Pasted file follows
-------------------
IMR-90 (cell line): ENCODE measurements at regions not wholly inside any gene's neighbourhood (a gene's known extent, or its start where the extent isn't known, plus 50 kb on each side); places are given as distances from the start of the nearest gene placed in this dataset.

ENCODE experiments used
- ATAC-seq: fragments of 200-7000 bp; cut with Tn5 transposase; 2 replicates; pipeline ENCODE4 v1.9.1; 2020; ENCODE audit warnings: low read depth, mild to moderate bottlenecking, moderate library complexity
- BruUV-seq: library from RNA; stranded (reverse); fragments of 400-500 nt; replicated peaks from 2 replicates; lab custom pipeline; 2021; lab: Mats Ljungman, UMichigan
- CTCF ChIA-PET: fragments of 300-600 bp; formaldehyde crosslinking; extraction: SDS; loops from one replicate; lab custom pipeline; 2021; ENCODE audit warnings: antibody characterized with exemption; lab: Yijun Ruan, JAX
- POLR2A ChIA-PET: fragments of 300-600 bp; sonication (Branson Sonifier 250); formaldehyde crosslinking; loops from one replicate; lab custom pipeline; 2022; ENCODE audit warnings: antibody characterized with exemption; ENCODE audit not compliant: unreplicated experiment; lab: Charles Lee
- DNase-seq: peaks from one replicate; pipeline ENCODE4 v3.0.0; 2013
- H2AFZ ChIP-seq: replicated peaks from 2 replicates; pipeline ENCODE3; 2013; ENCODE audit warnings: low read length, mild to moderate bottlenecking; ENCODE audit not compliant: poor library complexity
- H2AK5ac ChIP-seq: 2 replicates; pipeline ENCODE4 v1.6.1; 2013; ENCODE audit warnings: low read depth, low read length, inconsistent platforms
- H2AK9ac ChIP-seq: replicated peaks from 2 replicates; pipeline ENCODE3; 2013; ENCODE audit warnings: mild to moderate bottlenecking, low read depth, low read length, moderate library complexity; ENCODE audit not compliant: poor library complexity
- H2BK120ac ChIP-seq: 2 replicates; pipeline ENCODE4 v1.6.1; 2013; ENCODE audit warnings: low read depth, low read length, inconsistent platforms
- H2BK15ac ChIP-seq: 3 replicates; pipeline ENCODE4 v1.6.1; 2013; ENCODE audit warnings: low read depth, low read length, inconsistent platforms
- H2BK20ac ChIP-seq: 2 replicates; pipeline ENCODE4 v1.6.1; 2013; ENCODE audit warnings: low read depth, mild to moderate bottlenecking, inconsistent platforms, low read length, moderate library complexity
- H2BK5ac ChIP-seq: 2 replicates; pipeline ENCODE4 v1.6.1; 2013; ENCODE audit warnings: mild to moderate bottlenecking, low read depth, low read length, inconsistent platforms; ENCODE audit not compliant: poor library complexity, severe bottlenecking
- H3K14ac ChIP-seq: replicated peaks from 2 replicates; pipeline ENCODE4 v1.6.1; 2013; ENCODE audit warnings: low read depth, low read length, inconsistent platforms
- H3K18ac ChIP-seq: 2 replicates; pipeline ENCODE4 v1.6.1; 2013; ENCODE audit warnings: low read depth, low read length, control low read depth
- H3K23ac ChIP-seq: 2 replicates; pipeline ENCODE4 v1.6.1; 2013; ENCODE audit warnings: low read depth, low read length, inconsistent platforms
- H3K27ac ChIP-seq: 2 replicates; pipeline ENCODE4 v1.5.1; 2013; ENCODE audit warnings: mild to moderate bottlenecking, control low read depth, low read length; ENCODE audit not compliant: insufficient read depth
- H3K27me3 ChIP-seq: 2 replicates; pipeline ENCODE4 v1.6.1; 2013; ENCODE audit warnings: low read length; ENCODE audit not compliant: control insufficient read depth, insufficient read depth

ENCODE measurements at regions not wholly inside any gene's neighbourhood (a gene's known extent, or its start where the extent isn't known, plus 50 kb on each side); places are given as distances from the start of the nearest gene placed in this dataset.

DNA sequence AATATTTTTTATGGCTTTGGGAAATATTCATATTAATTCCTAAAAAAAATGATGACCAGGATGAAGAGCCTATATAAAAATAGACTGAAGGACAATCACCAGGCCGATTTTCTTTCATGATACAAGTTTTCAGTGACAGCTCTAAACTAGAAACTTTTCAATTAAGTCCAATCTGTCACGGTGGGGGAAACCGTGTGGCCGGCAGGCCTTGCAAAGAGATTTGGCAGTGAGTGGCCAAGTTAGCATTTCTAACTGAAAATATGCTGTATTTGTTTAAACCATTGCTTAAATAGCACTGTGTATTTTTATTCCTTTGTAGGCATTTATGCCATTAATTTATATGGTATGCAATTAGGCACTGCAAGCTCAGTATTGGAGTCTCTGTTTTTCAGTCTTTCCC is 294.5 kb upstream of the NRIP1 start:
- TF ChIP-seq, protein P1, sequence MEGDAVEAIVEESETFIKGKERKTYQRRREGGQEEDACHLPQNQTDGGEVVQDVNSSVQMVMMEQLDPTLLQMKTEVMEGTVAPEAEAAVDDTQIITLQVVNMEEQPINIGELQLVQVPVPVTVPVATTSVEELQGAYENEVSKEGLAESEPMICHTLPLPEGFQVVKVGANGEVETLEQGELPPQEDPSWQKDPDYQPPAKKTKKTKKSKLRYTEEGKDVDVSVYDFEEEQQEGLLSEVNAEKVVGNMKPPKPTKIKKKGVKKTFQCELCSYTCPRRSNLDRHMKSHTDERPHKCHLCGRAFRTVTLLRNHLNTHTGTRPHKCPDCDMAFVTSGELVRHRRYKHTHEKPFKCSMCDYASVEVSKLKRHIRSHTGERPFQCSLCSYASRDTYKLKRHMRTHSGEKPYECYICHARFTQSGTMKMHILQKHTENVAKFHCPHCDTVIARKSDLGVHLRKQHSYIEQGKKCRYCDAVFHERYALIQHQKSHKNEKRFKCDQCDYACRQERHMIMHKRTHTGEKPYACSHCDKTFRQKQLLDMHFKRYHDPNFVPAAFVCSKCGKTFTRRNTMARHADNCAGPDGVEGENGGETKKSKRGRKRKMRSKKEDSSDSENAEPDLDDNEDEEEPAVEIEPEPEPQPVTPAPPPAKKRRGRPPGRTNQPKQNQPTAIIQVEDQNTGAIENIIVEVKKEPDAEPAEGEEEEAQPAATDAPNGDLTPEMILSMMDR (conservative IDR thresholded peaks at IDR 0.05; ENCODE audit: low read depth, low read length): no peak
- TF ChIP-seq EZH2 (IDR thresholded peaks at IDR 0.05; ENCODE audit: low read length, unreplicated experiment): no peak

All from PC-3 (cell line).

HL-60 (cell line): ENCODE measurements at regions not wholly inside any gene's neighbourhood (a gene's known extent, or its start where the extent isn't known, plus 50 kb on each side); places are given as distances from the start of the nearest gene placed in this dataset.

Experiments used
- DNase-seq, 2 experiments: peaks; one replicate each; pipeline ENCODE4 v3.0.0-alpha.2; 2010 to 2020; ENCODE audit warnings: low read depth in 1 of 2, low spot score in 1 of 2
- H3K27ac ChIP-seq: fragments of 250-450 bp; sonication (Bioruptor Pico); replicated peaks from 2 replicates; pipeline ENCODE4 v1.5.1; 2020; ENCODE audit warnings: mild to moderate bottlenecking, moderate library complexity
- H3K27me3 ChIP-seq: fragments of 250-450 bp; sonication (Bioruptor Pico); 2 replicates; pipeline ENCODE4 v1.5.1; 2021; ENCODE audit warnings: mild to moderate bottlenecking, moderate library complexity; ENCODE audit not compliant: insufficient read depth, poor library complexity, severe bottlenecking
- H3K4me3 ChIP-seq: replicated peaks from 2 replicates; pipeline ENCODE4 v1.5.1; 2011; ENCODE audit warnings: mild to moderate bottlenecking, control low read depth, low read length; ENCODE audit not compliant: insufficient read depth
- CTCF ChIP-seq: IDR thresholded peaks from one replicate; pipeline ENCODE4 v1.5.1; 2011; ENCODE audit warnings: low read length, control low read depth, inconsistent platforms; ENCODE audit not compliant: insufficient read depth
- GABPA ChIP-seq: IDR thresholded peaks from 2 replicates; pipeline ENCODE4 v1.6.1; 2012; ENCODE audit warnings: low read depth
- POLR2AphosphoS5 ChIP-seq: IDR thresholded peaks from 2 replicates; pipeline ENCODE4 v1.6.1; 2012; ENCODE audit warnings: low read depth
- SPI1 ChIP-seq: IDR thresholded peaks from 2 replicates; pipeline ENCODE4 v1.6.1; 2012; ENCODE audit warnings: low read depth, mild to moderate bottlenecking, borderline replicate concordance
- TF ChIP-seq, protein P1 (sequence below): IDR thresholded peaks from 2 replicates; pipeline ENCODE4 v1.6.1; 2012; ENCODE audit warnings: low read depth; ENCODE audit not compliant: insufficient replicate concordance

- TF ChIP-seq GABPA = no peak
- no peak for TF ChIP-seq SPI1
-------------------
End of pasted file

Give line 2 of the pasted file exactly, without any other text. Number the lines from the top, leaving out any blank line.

ENCODE experiments used